BOB BAKER &
THE BLACK HOLE
'REVISITATIONS 3' DVD BOX SET (BBCDVD3003) RELEASED IN FEBRUARY 2012.
The Time Lords are in crisis.
A powerful force is draining their energy into a mysterious Black Hole -
and they must recruit the Doctor to save them. But one Doctor isn’t enough
for this mission...
ALL THREE OF THE DOCTOR'S INCARNATIONS, AIDED BY JO GRANT AND UNIT, MUST FACE THE WRATH OF OMEGA - A FALLEN TIME LORD TRAPPED FOR MILLENNIA IN A UNIVERSE OF ANTI-MATTER. DRIVEN MAD BY HIS EXILE, OMEGA NOW HAS JUST ONE THING ON HIS MIND - REVENGE...
The Three Doctors
30TH DECEMBER 1972 - 20TH JANUARY 1973
It was Doctor Who’s fans that originally suggested bringing back both William Hartnell and Patrick Troughton for an adventure alongside incumbent Time Lord Jon Pertwee. The production team initially dismissed the idea out of hand, only to find themselves mulling over its merits again as the series’ tenth anniversary loomed large and realising that The Three Doctors might actually work. And, despite the apparently insurmountable obstacles that threatened to derail the project, The Three Doctors did far more than just work – it proved to be such a success that it would serve as a template for many future celebratory stories.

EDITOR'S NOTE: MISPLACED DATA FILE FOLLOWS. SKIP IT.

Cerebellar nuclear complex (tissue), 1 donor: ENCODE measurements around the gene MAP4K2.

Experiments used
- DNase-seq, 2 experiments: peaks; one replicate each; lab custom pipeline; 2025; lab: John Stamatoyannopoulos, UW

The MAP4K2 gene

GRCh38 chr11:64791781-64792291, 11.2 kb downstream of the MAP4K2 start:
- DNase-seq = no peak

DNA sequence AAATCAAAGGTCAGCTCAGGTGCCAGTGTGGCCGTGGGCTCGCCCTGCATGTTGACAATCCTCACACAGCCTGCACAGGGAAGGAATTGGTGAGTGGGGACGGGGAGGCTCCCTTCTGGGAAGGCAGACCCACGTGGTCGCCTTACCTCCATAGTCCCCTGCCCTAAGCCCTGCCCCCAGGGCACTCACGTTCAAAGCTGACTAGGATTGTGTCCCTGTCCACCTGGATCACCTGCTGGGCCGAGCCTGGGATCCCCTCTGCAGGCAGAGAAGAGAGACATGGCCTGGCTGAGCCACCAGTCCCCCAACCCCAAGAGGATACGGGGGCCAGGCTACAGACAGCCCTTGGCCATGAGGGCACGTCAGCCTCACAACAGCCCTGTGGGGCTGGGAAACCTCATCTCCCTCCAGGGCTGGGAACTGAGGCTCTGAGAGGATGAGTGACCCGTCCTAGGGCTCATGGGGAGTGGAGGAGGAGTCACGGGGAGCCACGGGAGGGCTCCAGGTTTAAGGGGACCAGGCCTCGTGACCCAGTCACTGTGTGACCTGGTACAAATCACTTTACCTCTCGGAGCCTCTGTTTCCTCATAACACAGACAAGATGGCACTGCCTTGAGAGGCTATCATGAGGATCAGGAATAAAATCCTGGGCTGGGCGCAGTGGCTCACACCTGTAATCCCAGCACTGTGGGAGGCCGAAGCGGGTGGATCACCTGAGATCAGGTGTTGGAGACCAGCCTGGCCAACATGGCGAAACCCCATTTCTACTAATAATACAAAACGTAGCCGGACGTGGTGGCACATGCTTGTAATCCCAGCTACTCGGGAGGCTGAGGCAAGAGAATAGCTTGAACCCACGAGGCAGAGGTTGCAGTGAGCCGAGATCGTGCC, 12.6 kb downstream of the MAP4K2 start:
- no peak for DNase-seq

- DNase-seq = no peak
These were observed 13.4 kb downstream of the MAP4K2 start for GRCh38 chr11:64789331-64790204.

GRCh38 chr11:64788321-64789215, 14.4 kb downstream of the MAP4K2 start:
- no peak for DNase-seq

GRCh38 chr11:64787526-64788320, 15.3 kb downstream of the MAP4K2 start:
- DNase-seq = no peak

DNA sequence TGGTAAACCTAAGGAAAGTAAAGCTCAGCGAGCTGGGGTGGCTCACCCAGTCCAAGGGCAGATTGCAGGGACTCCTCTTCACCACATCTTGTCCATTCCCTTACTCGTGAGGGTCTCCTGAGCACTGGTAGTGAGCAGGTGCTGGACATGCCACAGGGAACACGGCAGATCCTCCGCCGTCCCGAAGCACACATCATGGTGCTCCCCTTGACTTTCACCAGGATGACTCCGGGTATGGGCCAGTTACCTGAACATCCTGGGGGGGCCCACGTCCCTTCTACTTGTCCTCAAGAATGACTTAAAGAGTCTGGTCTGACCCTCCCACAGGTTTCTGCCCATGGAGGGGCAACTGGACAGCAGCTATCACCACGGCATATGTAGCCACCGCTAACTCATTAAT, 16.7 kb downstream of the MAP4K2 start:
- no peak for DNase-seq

“So you’re my replacements — a dandy and a clown!”
The Three Doctors would live and die by its gimmick, and so when it became clear that William Hartnell’s infirmity would preclude an active role for him, script editor Terrance Dicks was called upon to carry out some hasty and significant rewrites of Bob Baker and Dave Martin’s script. Dicks’ solution was inspired, allowing the retired actor to interact with his “replacements” by way of a number of pre-recorded inserts, which where all shot in a single day with the assistance of cue cards. The resultant performance was regrettably as vaporous as it was caustic, but it was marked by a few dazzling moments of barbed lucidity. The first Doctor’s seminal line “So you’re my replacements — a dandy and a clown!” would unwittingly set the tone not just for this serial, but for all of the many multi-Doctor romps that would follow.
Happily Hartnell’s limited role is papered over wonderfully by the antagonistic second and third Doctors, whose on screen banter left viewers hungering for more. Patrick Troughton and Jon Pertwee’s interpretations of the Doctor couldn’t be any farther apart, really, and so Baker and Martin’s script takes great delight in highlighting these differences to comic – and, eventually, dramatic – effect. Their script is equally kind to UNIT, however, gifting the paramilitary taskforce great swathes of action. The Three Doctors is a particularly successful outing for John Levene’s Benton, who inherited much of the material originally planned for Frazer Hines’ Jamie, as well as Nicholas Courtney’s Brigadier, who would unwittingly find immortality through his deadpan delivery of the line: “Oh nonsense, Doctor. It’s probably Norfolk or somewhere… I’m pretty sure that’s Cromer.”